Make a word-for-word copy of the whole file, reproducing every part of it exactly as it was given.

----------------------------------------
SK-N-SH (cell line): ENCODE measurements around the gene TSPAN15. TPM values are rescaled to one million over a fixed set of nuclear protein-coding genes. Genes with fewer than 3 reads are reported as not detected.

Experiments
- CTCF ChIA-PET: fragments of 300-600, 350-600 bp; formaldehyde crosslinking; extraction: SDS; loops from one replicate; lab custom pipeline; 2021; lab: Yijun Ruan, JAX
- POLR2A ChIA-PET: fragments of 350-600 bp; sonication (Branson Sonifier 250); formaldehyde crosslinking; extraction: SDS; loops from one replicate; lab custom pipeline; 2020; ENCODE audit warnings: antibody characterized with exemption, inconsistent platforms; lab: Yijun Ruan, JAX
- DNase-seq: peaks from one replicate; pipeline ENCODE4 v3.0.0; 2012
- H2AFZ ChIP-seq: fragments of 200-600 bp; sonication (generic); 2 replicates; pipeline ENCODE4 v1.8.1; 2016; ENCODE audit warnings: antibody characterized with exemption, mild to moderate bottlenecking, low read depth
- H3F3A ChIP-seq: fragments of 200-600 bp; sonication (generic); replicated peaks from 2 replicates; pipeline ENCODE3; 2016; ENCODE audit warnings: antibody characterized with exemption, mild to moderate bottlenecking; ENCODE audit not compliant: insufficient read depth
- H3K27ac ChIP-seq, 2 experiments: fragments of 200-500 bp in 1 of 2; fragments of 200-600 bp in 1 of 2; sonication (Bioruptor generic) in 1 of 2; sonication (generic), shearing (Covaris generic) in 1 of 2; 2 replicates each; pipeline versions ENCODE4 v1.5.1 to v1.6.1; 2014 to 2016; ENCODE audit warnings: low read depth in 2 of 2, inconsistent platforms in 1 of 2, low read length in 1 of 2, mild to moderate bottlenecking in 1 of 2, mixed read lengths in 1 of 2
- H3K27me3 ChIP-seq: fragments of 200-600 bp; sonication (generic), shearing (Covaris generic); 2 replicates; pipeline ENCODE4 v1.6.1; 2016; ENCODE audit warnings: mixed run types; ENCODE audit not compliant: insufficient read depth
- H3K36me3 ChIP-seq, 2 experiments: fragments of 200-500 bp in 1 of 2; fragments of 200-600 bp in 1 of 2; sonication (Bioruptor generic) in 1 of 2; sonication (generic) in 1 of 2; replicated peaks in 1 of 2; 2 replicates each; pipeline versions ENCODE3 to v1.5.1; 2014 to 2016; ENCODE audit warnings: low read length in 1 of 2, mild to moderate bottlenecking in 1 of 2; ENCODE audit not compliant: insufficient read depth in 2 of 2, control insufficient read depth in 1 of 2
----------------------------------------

SK-N-SH (cell line): ENCODE measurements around the gene TSPAN15. TPM values are rescaled to one million over a fixed set of nuclear protein-coding genes. Genes with fewer than 3 reads are reported as not detected.

Experiments
- CTCF ChIA-PET: fragments of 300-600, 350-600 bp; formaldehyde crosslinking; extraction: SDS; loops from one replicate; lab custom pipeline; 2021; lab: Yijun Ruan, JAX
- POLR2A ChIA-PET: fragments of 350-600 bp; sonication (Branson Sonifier 250); formaldehyde crosslinking; extraction: SDS; loops from one replicate; lab custom pipeline; 2020; ENCODE audit warnings: antibody characterized with exemption, inconsistent platforms; lab: Yijun Ruan, JAX
- DNase-seq: peaks from one replicate; pipeline ENCODE4 v3.0.0; 2012
- H2AFZ ChIP-seq: fragments of 200-600 bp; sonication (generic); 2 replicates; pipeline ENCODE4 v1.8.1; 2016; ENCODE audit warnings: antibody characterized with exemption, mild to moderate bottlenecking, low read depth
- H3F3A ChIP-seq: fragments of 200-600 bp; sonication (generic); replicated peaks from 2 replicates; pipeline ENCODE3; 2016; ENCODE audit warnings: antibody characterized with exemption, mild to moderate bottlenecking; ENCODE audit not compliant: insufficient read depth
- H3K27ac ChIP-seq, 2 experiments: fragments of 200-500 bp in 1 of 2; fragments of 200-600 bp in 1 of 2; sonication (Bioruptor generic) in 1 of 2; sonication (generic), shearing (Covaris generic) in 1 of 2; 2 replicates each; pipeline versions ENCODE4 v1.5.1 to v1.6.1; 2014 to 2016; ENCODE audit warnings: low read depth in 2 of 2, inconsistent platforms in 1 of 2, low read length in 1 of 2, mild to moderate bottlenecking in 1 of 2, mixed read lengths in 1 of 2
- H3K27me3 ChIP-seq: fragments of 200-600 bp; sonication (generic), shearing (Covaris generic); 2 replicates; pipeline ENCODE4 v1.6.1; 2016; ENCODE audit warnings: mixed run types; ENCODE audit not compliant: insufficient read depth
- H3K36me3 ChIP-seq, 2 experiments: fragments of 200-500 bp in 1 of 2; fragments of 200-600 bp in 1 of 2; sonication (Bioruptor generic) in 1 of 2; sonication (generic) in 1 of 2; replicated peaks in 1 of 2; 2 replicates each; pipeline versions ENCODE3 to v1.5.1; 2014 to 2016; ENCODE audit warnings: low read length in 1 of 2, mild to moderate bottlenecking in 1 of 2; ENCODE audit not compliant: insufficient read depth in 2 of 2, control insufficient read depth in 1 of 2